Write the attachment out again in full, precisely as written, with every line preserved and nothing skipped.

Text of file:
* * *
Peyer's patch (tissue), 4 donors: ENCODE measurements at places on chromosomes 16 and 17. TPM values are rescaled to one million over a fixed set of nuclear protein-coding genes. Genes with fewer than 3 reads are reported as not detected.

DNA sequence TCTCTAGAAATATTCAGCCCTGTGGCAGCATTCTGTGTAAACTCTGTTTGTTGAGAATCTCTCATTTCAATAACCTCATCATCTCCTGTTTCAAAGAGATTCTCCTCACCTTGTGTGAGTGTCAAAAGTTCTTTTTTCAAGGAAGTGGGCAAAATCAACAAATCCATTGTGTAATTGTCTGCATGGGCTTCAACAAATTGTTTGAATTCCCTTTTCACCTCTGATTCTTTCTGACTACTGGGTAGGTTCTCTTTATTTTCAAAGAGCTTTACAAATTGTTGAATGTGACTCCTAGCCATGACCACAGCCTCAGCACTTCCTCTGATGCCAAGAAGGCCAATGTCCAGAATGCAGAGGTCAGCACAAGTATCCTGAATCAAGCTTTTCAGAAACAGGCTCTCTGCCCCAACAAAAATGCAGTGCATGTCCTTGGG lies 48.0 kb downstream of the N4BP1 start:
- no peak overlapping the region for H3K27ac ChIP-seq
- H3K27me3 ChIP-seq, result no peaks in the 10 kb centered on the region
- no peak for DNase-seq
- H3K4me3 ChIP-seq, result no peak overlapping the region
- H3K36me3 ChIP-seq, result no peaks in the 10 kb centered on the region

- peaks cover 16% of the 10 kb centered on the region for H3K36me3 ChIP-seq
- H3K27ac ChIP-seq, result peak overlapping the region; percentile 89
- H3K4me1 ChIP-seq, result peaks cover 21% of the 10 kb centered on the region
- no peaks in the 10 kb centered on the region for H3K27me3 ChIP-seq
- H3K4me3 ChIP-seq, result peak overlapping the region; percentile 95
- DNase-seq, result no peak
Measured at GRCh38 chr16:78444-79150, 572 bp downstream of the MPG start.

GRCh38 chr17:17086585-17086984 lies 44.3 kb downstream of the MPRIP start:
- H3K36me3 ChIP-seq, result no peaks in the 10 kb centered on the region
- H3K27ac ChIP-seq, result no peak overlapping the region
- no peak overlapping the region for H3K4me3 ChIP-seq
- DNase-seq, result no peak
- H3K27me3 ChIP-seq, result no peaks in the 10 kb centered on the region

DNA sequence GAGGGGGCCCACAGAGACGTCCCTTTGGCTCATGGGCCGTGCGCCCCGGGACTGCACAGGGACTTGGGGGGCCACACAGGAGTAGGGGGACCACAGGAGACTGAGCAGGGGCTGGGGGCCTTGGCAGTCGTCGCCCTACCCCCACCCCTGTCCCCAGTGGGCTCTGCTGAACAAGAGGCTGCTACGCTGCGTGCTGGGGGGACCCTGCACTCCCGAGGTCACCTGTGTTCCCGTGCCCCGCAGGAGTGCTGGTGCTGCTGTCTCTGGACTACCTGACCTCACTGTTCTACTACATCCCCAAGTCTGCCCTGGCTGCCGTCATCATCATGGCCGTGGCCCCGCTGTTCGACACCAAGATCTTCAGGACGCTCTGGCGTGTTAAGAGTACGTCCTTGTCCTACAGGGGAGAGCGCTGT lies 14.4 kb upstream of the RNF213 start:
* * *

Peyer's patch (tissue), 4 donors: ENCODE measurements at places on chromosomes 16 and 17. TPM values are rescaled to one million over a fixed set of nuclear protein-coding genes. Genes with fewer than 3 reads are reported as not detected.

DNA sequence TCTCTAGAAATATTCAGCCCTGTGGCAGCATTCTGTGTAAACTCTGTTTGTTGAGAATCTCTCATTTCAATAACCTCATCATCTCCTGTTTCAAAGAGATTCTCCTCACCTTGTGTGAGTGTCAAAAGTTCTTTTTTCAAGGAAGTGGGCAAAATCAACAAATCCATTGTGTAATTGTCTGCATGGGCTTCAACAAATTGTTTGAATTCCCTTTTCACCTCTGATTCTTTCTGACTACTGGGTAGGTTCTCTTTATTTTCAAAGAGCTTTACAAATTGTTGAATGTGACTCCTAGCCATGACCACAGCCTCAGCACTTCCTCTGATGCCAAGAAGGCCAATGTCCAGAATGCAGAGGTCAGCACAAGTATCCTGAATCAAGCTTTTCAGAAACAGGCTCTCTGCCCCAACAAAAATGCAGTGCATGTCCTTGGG lies 48.0 kb downstream of the N4BP1 start:
- no peak overlapping the region for H3K27ac ChIP-seq
- H3K27me3 ChIP-seq, result no peaks in the 10 kb centered on the region
- no peak for DNase-seq
- H3K4me3 ChIP-seq, result no peak overlapping the region
- H3K36me3 ChIP-seq, result no peaks in the 10 kb centered on the region

- peaks cover 16% of the 10 kb centered on the region for H3K36me3 ChIP-seq
- H3K27ac ChIP-seq, result peak overlapping the region; percentile 89
- H3K4me1 ChIP-seq, result peaks cover 21% of the 10 kb centered on the region
- no peaks in the 10 kb centered on the region for H3K27me3 ChIP-seq
- H3K4me3 ChIP-seq, result peak overlapping the region; percentile 95
- DNase-seq, result no peak
Measured at GRCh38 chr16:78444-79150, 572 bp downstream of the MPG start.

GRCh38 chr17:17086585-17086984 lies 44.3 kb downstream of the MPRIP start:
- H3K36me3 ChIP-seq, result no peaks in the 10 kb centered on the region
- H3K27ac ChIP-seq, result no peak overlapping the region
- no peak overlapping the region for H3K4me3 ChIP-seq
- DNase-seq, result no peak
- H3K27me3 ChIP-seq, result no peaks in the 10 kb centered on the region

DNA sequence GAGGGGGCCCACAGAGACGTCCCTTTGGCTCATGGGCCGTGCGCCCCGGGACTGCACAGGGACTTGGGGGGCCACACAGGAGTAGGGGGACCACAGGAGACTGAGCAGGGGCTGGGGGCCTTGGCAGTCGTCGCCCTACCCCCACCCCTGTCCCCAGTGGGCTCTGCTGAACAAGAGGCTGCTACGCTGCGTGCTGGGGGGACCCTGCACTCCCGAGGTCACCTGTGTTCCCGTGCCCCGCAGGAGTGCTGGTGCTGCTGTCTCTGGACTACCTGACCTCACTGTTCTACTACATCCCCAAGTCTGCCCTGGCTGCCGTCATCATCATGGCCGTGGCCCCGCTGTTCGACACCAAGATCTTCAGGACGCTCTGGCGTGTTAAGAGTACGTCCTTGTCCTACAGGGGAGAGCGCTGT lies 14.4 kb upstream of the RNF213 start: